In 1956, Bosco met Alex Maguy, a famous collector and owner of the Galerie de l'Elysée. The 45-year-old painter had reached a maturity that was appreciated by a large public of art connoisseurs. He signed a contract that bound him to this art dealer for 15 years, then prepared a major exhibition for the following year. The press was unanimous, praising his "dazzling visions.” Robert Vrinat, a journalist for Le Figaro newspaper, considered him "as one of the greatest painters of his generation.” Americans even saw him as "the latest Picasso in perspective, and very much in vogue" (New York Herald, May 14, 1957). In 1957, Bosco was well known to the affluent elite of the French capital. He appeared in numerous laudatory articles written by famous poets like Pierre Seghers, Jean Cocteau and Marcel Sauvage — who dedicated a poem to him — including the French poet and novelist Henri Bosco, and the journalist and writer Louis Nucéra. Bosco’s works of art stood among those of the biggest names in contemporary painting: Chagall, Braque, Picasso, Matisse, etc. This collaboration opened new doors for him; he participated in radio shows and his paintings entered permanent collections of museums. Once introduced to the American Jewish community, Bosco attracted financiers, lawyers, actors and film producers. The exhibition at the Matarasso Gallery in Nice attests to his success in Paris.
In 1959, the Marquis de Langle, an art collector, organized an exhibition at the Galerie Di Meo in Paris, gathering writers, diplomats and high-ranking officers. On this occasion, Bosco met his Royal Highness the Prince of Greece and the Duke of Broglie. In 1960, he married Madeleine Poire and both traveled to New York for their honeymoon and to attend a major exhibition at the Norval Gallery, where all his usual collectors had gathered for the occasion. The New York Herald Tribune praised this event. Thanks to this success, Bosco extended his honeymoon in the northeastern United States. After his return from America, from January 28 to February 16, 1961, the Athénée museum in Geneva devoted a major exhibition to him. Private collectors including Joseph H. Hirshhorn, a wealthy American industrialist and art collector, made several acquisitions. We can also find Bosco’s paintings in the private collection of celebrities, such as the American actor Kirk Douglas — who acquired seven paintings (among them a Harlequin and a Regatta), Robert Mitchum, Jack Palance, Lord Beaverbrook (Sir Winston Churchill’s friend and confident) and former French president Georges Pompidou as well as singers and sportsmen.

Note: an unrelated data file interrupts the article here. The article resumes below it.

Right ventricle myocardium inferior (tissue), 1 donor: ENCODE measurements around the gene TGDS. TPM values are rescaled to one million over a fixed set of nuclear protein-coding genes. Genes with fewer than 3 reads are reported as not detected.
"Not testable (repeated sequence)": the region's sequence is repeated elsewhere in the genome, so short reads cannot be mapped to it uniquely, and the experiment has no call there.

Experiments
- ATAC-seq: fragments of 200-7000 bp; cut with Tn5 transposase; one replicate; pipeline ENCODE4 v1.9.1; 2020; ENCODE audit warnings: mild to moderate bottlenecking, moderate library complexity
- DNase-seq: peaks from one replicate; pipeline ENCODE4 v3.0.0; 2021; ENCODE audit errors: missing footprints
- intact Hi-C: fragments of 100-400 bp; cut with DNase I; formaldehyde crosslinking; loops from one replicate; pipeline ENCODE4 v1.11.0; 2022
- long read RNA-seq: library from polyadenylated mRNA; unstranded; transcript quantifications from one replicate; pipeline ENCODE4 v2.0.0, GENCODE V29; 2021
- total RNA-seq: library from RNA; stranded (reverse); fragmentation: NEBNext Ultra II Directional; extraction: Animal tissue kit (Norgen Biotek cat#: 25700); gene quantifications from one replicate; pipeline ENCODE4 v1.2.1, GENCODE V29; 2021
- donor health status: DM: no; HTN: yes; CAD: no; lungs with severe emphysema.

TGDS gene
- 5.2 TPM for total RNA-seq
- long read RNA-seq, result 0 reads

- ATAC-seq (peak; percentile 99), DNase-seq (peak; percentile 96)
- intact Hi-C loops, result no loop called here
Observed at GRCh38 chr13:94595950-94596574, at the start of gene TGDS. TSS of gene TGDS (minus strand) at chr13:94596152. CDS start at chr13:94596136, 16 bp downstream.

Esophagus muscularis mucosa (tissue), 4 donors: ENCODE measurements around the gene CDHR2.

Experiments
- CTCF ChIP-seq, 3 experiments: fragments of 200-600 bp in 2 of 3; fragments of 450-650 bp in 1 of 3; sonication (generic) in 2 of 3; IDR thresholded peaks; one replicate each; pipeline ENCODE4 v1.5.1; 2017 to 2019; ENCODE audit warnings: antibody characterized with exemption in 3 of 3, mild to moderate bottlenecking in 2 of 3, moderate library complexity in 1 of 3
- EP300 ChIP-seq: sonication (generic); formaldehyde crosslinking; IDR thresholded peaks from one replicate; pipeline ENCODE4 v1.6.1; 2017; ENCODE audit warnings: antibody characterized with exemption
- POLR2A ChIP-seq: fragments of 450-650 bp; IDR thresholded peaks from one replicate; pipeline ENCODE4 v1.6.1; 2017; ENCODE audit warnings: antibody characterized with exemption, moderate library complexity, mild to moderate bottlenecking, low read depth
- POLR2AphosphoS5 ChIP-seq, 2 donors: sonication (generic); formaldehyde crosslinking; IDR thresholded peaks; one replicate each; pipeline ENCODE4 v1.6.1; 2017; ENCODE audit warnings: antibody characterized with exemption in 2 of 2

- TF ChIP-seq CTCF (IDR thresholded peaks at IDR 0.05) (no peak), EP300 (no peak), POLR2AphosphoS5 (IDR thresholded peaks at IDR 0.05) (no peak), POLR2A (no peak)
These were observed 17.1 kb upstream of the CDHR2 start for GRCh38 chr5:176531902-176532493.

Bosco prepared a major solo exhibition in 1963, and it was a great success. On this occasion, several newspapers — such as Le Figaro, Libération, l’Humanité and Paris-Presse — published laudatory articles. In the literary magazine Carrefour, the author stated, “The savage art of Bosco bears its rudeness and its mystery. It is an art of pure expression that is not made to please, of course, but whose sincerity cannot do anything but capture your attention.” Similarly, in Les Lettres Françaises literary magazine, it was written that "Bosco's paintings are filled with a mysterious atmosphere, a tragic expressionism.” In 1964, he exhibited at the Max Bodner gallery in New York; his paintings were presented among those of Marie Laurencin, Picasso, Signac, Pissarro, Renoir and Rouault. At the end of April, he exhibited at the Galerie du Carlton in Cannes. The following year, he presented 40 recent works at the Wamper Gallery in Cologne (Germany). In April 1967, Bosco was awarded the Silver Medal of the City of Paris, and in June he was made Chevalier de l’Ordre des Arts et Lettres (a distinguished award from the French Ministry of Culture). Stéphane, his third son, was born that year. The end of the decade is marked by European exhibitions at the Gallery Il Tibbio in Trieste (Italy) and the Corner Gallery in London. In 1971, he held a major exhibition at the gallery La Belle Gabrielle. In early 1986, Bosco created a mural, a car race, in the lobby of the Bendix Research Plant in Drancy. In the fall of 1986, he exhibited four paintings in the Hippodrome of Longchamp for the Prix de l'Arc de Triomphe, the French prestigious horse race. A prolific artist over his career, Bosco made many paintings, not to mention the innumerable works on paper: pastels, gouaches, watercolors and drawings.
Pierre Bosco occupies a privileged place among American and European collectors, particularly in France and Italy, but also in Scandinavian countries. His works are also found in the permanent collections of museums: Museum of the City of Paris, Tel Aviv (Israel), Caramulo (Portugal), Beaverbrook Art Gallery (NB, Canada) and the United States (Toledo Museum of Art, Hirshhorn Museum and Sculpture Garden, Washington D.C.).
(Biography provided by Robert Azensky Fine Art)